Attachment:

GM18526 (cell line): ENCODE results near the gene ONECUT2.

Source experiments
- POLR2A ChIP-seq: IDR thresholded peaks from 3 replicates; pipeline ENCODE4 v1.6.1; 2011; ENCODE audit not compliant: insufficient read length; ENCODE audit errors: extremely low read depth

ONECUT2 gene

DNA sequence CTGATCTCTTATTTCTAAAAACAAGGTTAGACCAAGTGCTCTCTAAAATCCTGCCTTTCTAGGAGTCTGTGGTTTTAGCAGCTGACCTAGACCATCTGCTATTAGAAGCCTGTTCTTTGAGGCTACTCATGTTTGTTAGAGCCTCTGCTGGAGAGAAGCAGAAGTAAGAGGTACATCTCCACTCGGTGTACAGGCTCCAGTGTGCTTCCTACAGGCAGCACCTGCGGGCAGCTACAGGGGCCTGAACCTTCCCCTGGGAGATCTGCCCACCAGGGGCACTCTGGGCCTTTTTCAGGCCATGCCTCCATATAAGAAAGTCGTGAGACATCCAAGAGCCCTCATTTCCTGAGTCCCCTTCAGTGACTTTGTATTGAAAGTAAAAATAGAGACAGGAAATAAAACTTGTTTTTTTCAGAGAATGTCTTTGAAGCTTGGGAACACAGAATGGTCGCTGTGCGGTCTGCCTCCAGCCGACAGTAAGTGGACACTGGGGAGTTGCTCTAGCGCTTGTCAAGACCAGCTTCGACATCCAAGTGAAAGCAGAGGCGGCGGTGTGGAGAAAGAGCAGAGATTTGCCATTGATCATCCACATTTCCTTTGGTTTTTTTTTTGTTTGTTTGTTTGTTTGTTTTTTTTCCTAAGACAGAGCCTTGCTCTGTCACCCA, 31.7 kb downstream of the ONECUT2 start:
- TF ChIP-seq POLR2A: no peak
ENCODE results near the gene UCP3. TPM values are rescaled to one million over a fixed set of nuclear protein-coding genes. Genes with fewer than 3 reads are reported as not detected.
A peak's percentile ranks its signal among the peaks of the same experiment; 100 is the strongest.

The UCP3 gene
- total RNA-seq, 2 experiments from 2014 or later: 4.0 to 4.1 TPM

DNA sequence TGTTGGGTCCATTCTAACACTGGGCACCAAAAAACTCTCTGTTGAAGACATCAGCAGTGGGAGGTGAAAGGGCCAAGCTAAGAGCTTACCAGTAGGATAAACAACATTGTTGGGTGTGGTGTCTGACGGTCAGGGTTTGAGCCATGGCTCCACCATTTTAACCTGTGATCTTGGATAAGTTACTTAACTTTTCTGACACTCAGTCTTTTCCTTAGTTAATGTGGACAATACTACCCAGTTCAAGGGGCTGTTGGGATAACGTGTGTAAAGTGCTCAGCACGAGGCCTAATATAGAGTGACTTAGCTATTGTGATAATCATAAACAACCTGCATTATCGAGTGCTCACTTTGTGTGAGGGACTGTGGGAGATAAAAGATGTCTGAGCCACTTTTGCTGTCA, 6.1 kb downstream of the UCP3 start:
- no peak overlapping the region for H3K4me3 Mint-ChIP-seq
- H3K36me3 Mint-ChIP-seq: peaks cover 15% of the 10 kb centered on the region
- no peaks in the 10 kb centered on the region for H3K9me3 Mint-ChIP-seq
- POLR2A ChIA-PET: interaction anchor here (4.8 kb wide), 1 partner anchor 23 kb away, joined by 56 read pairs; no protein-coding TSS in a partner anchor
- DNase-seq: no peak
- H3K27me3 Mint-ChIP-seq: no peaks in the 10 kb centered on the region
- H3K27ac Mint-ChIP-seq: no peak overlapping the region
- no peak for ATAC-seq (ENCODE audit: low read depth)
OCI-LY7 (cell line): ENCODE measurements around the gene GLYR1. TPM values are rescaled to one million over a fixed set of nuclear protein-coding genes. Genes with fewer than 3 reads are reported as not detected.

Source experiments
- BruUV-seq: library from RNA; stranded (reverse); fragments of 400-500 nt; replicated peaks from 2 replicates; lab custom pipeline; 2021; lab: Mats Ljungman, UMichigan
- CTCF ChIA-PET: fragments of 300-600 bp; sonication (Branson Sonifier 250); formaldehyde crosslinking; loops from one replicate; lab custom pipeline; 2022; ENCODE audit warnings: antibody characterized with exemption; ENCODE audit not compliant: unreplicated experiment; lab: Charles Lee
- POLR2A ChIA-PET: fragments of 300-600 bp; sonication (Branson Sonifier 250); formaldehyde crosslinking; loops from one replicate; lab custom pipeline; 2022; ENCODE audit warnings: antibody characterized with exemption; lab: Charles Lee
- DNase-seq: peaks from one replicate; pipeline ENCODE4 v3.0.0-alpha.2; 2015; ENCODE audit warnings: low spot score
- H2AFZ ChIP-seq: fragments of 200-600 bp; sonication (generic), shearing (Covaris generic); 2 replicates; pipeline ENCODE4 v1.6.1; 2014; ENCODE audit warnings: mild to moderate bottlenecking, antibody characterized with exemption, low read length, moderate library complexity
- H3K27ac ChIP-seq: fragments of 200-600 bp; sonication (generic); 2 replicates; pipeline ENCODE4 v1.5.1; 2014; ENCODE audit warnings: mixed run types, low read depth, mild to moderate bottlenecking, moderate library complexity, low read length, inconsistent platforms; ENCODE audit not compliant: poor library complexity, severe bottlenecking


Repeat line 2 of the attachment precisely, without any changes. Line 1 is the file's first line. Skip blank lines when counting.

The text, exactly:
Source experiments